8. Joyce

    I live in the mountains in Montana where I get my choke cherry. Have to get there before the bears. Lol . It makes the best jelly. I do grind my berry’s a little after cooking you get more of the flavor out of the berry’s. Make sure tho not to bust the seeds while grinding. HAPPY. CANNING

    1. Kay Schrock Post author

      Yes, the pits (and leaves, branches, etc) are toxic to humans and most animals. That is why I do not crush the pits. I simply strain. Cooking does not release the toxicity. Only the fruit’s flesh is edible. :) Good question!

  9. Leah H

    I made your recipe 2-3 hours ago and noticed that it hasn’t firmed up yet. Does it take it a while for it to set? The extra mixture in the bottom of my pot did firm up, so I’m surprised it hasn’t set yet. Any thoughts?

    1. Kay Schrock Post author

      Sorry, I was gone most of the weekend! I have had some batches not set up… I use them for syrup over pancakes. 😀 But As to why… no, sometimes the natural pectin in the fruit may be different, or something. I’m not sure. I try to let them set 24 hours undisturbed, and that helps. How are yours by now?

  10. Jessica

    I’m going to try making this sugar free for a loved one with diabetes today! I’ll use the sure jell pectin and the sweetener Swerve. I’ll let you know how it turns out!

      1. Wendie

        Do you prepare your pectin as directed in step 2 on the box or just add it in powder form like it is? Thank you Kay, looking very much forward to trying out this recipe! Just picked the cherries last night.

          1. Wendie

            Hi Kay, I apologize I had misread your directions, read them over again right after messaging you and tried the recipe…..turned out beautifully! Making more today as a matter of fact! Thank you again.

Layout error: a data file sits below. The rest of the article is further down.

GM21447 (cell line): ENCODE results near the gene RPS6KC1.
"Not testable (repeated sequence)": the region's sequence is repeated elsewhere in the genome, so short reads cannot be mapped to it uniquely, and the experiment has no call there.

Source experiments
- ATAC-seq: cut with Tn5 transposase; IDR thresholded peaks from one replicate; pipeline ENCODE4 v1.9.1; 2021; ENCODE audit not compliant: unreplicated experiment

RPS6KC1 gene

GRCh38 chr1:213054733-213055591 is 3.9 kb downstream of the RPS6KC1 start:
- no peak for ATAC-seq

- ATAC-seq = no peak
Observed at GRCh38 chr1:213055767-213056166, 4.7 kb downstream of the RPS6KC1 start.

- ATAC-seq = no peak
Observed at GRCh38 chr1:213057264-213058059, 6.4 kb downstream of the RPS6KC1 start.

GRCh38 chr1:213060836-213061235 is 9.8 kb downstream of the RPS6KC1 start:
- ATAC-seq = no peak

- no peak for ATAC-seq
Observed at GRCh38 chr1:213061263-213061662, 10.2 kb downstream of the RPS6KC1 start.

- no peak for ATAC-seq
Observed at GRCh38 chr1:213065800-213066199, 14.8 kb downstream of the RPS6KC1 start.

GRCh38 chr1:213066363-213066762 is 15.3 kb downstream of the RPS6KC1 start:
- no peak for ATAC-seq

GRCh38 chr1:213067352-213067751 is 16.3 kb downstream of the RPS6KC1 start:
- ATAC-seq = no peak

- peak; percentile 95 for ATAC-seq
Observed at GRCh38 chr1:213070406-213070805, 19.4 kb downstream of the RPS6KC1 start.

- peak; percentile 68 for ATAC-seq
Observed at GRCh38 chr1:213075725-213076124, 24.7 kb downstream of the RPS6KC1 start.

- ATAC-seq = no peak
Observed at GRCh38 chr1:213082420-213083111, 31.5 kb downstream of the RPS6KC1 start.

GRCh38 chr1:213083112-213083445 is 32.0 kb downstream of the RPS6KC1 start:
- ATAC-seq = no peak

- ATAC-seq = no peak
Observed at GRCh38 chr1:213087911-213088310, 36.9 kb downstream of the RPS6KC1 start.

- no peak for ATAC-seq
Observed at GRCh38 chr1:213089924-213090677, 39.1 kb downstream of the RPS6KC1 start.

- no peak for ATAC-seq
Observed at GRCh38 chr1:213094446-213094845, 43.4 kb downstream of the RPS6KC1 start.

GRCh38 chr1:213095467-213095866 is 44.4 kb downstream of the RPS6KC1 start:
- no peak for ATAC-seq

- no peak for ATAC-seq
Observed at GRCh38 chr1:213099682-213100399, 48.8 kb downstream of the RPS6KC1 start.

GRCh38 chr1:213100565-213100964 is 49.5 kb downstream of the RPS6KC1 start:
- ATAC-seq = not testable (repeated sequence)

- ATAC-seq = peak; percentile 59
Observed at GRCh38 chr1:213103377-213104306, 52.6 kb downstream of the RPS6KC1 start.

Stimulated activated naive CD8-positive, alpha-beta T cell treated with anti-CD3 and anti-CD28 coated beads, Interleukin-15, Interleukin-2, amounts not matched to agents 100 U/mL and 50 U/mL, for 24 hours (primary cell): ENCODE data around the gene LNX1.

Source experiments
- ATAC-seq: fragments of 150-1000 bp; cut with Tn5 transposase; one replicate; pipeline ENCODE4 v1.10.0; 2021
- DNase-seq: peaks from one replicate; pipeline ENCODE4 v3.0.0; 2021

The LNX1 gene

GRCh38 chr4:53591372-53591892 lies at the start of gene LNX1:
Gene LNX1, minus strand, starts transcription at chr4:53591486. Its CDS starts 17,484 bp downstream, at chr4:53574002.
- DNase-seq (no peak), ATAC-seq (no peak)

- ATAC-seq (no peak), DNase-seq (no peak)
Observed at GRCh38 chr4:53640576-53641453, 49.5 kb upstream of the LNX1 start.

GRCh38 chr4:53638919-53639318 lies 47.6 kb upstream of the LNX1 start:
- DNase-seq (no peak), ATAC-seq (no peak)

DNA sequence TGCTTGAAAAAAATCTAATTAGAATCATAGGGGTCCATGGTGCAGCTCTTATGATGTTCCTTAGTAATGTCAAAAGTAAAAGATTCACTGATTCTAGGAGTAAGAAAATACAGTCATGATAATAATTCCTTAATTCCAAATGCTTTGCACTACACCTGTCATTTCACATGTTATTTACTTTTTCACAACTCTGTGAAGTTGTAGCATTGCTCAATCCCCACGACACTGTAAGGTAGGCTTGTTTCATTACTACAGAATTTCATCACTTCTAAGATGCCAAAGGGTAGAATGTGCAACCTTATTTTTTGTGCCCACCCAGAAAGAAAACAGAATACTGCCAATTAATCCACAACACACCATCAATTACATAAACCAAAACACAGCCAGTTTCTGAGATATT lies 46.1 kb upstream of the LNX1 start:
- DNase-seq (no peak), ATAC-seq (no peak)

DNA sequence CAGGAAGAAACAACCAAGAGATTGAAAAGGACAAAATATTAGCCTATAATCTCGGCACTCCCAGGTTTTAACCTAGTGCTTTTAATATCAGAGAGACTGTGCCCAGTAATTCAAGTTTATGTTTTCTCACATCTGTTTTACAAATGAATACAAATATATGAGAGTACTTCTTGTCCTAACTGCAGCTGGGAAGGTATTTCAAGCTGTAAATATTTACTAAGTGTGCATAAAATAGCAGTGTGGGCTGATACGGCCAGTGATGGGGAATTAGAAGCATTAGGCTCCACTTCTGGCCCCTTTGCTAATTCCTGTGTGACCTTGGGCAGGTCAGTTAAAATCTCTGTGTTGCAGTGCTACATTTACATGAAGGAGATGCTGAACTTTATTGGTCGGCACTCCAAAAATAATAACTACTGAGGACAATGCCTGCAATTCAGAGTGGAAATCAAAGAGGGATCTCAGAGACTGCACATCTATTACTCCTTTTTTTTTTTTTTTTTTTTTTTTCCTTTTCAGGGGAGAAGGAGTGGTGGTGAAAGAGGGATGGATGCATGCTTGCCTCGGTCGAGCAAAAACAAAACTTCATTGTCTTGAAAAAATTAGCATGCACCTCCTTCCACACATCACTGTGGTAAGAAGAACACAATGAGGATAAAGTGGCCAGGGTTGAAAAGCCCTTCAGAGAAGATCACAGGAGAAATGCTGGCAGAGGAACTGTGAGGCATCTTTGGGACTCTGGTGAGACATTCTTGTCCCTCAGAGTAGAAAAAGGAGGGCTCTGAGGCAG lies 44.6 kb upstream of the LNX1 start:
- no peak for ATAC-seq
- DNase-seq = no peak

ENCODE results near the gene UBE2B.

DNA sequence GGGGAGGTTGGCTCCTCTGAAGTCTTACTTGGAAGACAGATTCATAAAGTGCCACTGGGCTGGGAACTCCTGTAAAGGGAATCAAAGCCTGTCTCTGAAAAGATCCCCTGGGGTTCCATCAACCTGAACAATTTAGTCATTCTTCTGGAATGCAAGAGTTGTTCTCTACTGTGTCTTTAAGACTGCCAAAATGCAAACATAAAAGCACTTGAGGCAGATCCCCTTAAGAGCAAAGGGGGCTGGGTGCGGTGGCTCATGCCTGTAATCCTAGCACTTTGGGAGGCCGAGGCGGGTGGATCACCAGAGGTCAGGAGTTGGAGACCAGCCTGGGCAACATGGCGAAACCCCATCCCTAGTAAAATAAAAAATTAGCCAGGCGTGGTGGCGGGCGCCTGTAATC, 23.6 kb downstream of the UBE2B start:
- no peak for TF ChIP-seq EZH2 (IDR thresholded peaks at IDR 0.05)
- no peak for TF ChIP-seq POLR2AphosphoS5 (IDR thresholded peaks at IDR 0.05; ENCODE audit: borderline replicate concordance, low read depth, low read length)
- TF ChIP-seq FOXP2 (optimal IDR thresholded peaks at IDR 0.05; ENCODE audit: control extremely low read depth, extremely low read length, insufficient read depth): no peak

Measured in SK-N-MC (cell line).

Wendie recently posted…Summer is nearly over…My Profile

  11. Vernon Jenewein

    Just made some chokecherry jelly from juice a friend sent me from Nebraska (I live in SW Michigan, a Winemaker at local winery). the juice came a bit thick as there was much pulp, but I followed the recipe in the package of Sure-Jell and in the “sour cherry” part it said 3 1/2 Cup of jice and 4 cups sugar… but I had just a bit over that. I used Balaton Cherry juice to make it to 4 cups and used 5 cups of sugar. Kind of followed the mint jelly ratio. However, I did not use any lemon juice and I think it resulted is a softer set.
    When first few hours after cooling it looked very soft and not gelled. Next morning, Sunday the 28th it is looking more set. I read sometimes it takes 24-48 hours for the pectin to set the jelly. If I have to put it back in the pan I’m using the no-sugar pectin and about 1/2 to 3/4 tsp of citric acid (1 tsp = 4 Tbs Lemon Juice), as I think the juice did not have enough acid and I have made it before with lemon juice or Citric Acid added, but not this time.

    You had said to boil 2 minutes after adding sugar and comes to a rolling boil. I boiled for about 1 min and 15 seconds, give or take a few seconds. Then I read online that over boiling or overcooking (temp) will damage the pectin. Sure – Jell says 1 minute of boil time, so I am curious how well the initial set is on your chokecherry jelly at 2 minutes boil time. I saved and printed the recipe. Thanks! – Vernon

    1. Kay Schrock Post author

      Very interesting! Normally I have a good set – maybe it works because I use some slightly under-ripe berries, so there is more natural pectin? Occasionally i have a batch that doesn’t set well, but normally it sets ok. I will try boiling it less next time, and see if it changes. I do know that the sugar to pectin ratio is pretty important, so I try not to fudge that at all.